President and CEO of Hitchcock Design Group (Best Firm Architecture #7 for 2018), a 35-person landscape architecture firm headquartered in Naperville, Illinois.
By Liisa Andreassen Correspondent
“We’ll invest heavily in people who are smart and want to get smarter, who are humble and work well in teams, and who are hungry for success,” Inman says. “I believe culture is what you make of it in the moment, not some nebulous ideal that someone else should provide for you.”
A conversation with Bill Inman.
The Zweig Letter: Do you tie compensation to performance for your top leaders?
Bill Inman: Absolutely. Hitchcock is a performance-based organization, defined both by metrics and cultural commitments. We are committed to compensating all members of our firm in the top-quartile of the market, as defined by their roles, responsibilities, expectations, and experience level.
In our firm, all top leaders are responsible for bringing in work, caring for clients, delivering innovative and profitable solutions, and adding value to our culture. Awesome individual performances are then rewarded in the moment with firm-wide recognition and perks, and annually with cash bonus awards.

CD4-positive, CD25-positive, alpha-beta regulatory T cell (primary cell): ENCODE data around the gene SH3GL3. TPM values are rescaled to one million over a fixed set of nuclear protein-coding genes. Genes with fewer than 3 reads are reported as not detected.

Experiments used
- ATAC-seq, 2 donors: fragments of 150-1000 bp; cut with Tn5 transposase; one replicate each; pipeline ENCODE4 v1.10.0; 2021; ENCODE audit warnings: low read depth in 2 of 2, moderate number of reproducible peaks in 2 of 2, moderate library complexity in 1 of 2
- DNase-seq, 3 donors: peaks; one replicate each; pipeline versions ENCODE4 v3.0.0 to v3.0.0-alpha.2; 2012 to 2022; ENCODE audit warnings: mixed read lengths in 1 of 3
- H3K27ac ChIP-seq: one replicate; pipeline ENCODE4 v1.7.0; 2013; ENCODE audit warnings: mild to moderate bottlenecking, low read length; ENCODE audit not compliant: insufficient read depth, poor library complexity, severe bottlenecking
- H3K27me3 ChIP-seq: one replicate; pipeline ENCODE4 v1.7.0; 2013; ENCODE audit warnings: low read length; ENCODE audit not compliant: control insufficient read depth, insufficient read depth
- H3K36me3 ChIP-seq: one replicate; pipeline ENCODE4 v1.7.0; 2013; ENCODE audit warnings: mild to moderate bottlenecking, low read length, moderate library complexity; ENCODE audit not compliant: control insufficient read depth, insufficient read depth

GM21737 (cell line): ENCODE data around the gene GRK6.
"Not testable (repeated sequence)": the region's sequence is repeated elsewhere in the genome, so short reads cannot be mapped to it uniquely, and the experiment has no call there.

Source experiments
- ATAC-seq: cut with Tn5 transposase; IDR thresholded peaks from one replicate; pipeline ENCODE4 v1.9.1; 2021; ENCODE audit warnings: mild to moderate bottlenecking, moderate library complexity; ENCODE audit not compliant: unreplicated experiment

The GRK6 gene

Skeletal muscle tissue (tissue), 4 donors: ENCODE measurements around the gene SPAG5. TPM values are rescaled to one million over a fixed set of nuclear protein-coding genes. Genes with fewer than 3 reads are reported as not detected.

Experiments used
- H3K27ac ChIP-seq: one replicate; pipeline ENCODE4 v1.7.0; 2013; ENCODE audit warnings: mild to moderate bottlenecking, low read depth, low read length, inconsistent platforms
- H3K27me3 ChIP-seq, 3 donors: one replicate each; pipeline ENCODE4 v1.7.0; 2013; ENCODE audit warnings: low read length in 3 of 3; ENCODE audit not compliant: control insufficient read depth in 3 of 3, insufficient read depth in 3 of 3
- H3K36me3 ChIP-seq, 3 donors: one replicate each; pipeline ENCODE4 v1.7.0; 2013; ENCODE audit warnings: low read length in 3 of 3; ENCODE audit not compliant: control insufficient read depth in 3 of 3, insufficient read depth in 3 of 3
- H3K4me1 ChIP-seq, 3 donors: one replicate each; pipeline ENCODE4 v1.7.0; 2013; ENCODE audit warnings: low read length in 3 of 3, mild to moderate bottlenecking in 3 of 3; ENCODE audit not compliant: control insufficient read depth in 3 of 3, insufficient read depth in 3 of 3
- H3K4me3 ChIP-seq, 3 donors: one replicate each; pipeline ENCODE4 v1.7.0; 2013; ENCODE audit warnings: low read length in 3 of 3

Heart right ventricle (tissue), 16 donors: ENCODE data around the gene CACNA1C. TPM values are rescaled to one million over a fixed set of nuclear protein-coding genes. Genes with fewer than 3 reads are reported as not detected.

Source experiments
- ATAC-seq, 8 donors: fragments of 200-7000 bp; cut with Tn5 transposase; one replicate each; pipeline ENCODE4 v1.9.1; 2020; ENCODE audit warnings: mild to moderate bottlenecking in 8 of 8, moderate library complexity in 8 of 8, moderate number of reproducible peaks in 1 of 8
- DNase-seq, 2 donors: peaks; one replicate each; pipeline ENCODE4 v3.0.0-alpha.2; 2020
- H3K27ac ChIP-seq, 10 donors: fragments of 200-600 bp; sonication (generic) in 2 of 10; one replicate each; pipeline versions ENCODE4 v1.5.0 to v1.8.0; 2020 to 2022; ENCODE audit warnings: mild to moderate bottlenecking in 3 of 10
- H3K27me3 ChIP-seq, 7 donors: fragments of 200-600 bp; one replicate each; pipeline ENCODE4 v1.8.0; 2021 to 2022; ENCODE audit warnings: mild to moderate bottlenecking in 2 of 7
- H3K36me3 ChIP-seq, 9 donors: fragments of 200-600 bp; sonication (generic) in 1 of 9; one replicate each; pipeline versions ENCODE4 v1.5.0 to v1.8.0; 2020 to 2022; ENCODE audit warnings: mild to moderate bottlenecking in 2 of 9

Our philosophy is that when the firm pays bonuses, everyone gets something for being part of the team, and the highest performing offices and individuals are awarded higher amounts. And since many of our top-leaders are owners, the firm value created by top-owners is further rewarded through incremental intangible-value awards as part of our deferred compensation program.
TZL: What actions do you take to address a geographic office or specific discipline in the event of non-performance?
BI: This hasn’t been much of an issue for us, but sometimes individual offices don’t have the backlog to support their talent, so our workgroup leaders work with each other to share talent between offices to smooth out utilization. We have five workgroup studios across our four offices, but we treat our company as one firm. If a workgroup is really struggling, it’s everyone’s responsibility to support them and help out.